Street names last to go of once Tang City Plaza
By Elsa Maxey
Bordering what used to be Tang City Plaza in Missouri City is U.S. 90A, and the name change of three streets in that area will have practically wiped out, in a physical sense, the memory of what used to be and could have been. Recently, the Missouri City City Council adopted an ordinance changing the name of Tang City Drive, Lo Yang Drive and Chang-an Drive to Dream Court, Pheasant Valley Drive and Paloma Bend, respectively.
There are some that may ask, what was Tang City Plaza? Yet others will remember that on the nine and a half acres of land, there used to be a huge shopping center styled in Chinese architecture that had Asian shops of all kinds and also, market places featuring an elaborately sophisticated arched entrance to the center.
That was back in 1986, when a bilingual ribbon-cutting ceremony signaled the forecast of a center to take its place as the nation’s first master-planned Chinatown. But it closed a few years later and it remained vacant later styling an abandoned sort of look. Had Beltway 8 been around, perhaps things could have turned out differently.
In 2000, the property was purchased by former Houston Rockets player Hakeem Olajuwon, who resided in Sugar Land. Intending on building a mosque with a private school, library, landscaped gardens and a 35 foot Islamic architectural styled dome, the project did not come to fruition.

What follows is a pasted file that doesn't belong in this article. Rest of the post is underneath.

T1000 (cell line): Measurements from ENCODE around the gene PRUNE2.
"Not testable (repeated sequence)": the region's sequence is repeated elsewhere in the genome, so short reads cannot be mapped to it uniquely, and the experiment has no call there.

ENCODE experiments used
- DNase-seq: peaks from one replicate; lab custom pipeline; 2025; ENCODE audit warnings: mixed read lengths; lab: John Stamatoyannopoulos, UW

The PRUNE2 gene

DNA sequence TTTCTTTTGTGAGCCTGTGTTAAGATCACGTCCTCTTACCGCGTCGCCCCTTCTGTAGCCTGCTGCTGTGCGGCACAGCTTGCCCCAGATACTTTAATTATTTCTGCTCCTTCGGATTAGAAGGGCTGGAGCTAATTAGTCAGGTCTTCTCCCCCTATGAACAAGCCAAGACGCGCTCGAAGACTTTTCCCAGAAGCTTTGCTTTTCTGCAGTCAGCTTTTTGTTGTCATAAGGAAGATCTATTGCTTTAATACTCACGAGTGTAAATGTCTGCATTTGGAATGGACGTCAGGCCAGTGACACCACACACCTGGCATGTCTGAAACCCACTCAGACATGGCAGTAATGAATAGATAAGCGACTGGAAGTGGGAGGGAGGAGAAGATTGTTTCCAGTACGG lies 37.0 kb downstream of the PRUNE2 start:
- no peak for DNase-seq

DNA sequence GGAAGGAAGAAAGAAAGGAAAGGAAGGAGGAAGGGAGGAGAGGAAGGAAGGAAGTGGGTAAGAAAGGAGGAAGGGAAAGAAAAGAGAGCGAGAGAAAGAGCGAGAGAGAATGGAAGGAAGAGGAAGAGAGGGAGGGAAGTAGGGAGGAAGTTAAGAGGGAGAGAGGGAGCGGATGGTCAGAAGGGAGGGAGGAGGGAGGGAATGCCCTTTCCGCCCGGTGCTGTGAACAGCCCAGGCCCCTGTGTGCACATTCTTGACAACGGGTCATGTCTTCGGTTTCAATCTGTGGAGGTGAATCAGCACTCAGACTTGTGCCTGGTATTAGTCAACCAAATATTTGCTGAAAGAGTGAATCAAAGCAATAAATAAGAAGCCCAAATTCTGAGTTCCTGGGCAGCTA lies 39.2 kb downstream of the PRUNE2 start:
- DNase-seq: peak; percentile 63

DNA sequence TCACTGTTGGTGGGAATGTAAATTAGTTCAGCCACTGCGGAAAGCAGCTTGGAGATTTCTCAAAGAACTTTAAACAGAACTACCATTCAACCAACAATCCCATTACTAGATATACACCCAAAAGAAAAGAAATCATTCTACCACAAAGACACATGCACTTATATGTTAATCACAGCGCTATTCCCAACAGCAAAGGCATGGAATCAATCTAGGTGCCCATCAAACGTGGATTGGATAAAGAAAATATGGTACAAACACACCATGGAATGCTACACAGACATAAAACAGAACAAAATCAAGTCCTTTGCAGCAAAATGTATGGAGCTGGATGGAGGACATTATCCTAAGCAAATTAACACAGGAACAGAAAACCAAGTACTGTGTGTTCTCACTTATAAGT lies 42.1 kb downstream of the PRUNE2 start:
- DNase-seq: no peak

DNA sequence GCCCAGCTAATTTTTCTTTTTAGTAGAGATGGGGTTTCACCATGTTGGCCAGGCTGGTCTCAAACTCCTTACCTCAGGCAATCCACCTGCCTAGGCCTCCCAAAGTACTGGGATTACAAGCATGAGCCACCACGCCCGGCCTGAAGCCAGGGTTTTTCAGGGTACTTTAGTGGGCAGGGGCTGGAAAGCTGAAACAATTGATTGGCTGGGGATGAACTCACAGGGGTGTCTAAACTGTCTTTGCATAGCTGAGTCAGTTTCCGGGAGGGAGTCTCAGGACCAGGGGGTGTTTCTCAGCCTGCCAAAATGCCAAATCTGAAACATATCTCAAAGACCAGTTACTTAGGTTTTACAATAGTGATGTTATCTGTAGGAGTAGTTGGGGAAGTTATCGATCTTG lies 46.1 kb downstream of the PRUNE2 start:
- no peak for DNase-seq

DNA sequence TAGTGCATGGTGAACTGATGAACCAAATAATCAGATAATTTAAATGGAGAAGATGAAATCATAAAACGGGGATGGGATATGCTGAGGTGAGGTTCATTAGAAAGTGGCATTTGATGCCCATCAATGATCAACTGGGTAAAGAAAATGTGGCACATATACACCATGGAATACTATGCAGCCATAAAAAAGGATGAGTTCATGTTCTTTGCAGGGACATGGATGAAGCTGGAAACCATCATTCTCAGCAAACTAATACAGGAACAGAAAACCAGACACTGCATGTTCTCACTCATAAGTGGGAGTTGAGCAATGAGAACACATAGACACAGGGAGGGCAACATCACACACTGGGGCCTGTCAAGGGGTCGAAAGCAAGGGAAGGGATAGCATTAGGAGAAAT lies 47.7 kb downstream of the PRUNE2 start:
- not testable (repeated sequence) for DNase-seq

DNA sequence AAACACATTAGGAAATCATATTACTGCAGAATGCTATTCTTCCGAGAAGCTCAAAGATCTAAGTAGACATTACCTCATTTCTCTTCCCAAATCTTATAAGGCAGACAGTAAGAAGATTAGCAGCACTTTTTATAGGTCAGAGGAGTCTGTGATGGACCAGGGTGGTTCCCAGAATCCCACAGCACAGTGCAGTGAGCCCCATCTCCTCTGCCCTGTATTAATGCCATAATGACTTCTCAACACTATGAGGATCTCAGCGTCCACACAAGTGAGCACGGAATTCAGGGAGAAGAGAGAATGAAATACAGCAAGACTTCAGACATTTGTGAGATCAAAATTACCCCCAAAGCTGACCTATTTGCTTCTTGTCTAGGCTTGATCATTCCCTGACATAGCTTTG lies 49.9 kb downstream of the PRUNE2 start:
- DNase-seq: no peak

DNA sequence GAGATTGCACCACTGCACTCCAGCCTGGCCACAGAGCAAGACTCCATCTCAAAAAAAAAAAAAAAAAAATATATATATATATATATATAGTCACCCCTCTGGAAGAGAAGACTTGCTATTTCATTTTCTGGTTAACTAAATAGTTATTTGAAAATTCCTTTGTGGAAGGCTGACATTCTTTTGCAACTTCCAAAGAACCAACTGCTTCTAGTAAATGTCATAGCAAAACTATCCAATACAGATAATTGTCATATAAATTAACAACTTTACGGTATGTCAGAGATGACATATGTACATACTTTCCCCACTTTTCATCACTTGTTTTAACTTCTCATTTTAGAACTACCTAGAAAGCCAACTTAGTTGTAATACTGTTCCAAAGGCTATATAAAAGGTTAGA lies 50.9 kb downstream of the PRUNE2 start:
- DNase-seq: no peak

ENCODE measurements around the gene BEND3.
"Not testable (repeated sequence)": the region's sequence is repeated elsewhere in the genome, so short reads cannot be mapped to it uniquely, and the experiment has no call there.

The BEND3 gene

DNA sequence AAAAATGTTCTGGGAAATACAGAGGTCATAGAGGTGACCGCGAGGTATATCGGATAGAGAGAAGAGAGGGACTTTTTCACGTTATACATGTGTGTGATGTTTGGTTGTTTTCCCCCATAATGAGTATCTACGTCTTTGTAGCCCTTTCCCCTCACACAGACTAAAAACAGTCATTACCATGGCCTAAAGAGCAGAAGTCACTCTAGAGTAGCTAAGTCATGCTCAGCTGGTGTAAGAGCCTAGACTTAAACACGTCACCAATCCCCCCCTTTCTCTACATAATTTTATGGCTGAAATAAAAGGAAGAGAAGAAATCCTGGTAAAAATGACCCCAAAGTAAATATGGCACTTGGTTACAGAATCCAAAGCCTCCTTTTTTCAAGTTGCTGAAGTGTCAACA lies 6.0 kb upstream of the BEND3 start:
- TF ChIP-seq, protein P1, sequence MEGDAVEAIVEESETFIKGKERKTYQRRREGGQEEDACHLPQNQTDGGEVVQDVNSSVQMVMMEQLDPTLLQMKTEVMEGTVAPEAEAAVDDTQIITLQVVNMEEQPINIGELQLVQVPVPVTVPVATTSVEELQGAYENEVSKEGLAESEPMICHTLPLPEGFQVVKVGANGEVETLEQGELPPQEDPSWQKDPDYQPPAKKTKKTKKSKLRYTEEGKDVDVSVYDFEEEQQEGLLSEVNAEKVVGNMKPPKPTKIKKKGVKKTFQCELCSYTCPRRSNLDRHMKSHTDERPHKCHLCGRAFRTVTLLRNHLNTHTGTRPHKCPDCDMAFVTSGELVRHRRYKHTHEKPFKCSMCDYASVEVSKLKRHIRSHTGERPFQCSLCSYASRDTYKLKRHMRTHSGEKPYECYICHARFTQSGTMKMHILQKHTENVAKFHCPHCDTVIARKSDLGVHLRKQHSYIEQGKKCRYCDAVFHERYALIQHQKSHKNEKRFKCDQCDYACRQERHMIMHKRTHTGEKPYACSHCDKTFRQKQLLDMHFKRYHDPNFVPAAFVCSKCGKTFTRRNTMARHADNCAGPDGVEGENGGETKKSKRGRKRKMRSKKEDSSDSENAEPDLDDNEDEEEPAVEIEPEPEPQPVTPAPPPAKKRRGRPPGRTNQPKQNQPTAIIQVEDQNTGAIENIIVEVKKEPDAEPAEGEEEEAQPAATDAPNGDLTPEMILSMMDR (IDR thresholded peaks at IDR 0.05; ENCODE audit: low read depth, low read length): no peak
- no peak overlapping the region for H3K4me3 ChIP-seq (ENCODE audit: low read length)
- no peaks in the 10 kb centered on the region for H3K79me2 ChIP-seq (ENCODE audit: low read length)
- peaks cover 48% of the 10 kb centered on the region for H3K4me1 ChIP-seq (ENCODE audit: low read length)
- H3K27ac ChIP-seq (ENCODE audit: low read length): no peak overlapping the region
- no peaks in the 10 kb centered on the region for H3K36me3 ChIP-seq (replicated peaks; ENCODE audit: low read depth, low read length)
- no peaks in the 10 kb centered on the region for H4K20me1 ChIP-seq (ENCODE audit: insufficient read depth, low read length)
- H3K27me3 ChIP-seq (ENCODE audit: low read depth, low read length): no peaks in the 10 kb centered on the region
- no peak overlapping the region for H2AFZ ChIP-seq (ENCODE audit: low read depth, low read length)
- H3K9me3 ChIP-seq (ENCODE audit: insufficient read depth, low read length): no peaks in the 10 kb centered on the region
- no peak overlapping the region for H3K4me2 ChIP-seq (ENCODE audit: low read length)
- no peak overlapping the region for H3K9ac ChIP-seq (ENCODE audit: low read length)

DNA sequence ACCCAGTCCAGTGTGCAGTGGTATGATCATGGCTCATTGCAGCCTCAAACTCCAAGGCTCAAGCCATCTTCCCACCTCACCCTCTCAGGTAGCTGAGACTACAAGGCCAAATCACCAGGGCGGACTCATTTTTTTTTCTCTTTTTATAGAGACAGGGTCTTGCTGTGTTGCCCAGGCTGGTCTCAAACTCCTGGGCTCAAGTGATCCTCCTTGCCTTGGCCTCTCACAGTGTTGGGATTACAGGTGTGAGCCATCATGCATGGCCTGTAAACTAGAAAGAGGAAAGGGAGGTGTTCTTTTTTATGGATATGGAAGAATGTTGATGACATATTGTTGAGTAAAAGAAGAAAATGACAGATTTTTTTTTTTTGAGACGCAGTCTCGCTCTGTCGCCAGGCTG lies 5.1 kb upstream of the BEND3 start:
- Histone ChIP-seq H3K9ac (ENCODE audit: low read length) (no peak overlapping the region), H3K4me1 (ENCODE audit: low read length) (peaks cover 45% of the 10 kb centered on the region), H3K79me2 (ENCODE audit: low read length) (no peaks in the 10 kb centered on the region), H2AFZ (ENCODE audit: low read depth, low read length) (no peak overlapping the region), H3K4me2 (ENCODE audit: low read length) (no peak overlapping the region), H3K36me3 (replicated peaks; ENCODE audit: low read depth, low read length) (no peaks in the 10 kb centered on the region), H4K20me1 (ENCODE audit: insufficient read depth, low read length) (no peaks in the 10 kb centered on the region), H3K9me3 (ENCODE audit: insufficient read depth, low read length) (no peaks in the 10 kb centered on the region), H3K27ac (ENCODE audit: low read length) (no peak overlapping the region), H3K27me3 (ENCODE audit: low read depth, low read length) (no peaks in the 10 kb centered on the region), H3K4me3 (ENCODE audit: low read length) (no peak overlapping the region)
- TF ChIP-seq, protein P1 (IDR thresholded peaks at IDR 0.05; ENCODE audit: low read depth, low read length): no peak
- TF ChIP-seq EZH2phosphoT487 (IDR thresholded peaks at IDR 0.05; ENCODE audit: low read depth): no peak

The former Tang City shopping center with its declining structures subjected to vandalism thereafter met its fate and was leveled in 2004. Last year, the Missouri City City Council authorized rezoing about half of the acreage of the site for the construction of a mixed use complex development to include a two-story office/warehouse building, a two-story, office/storage/service building and an outdoor yard for equipment storage.
To some, this area will always be remembered as the location of the former Tang City, and historians may take it bit further back recalling that it used to be both a track for boat racing in the 1930’s and later, for horse racing once upon a time just as Tang City.
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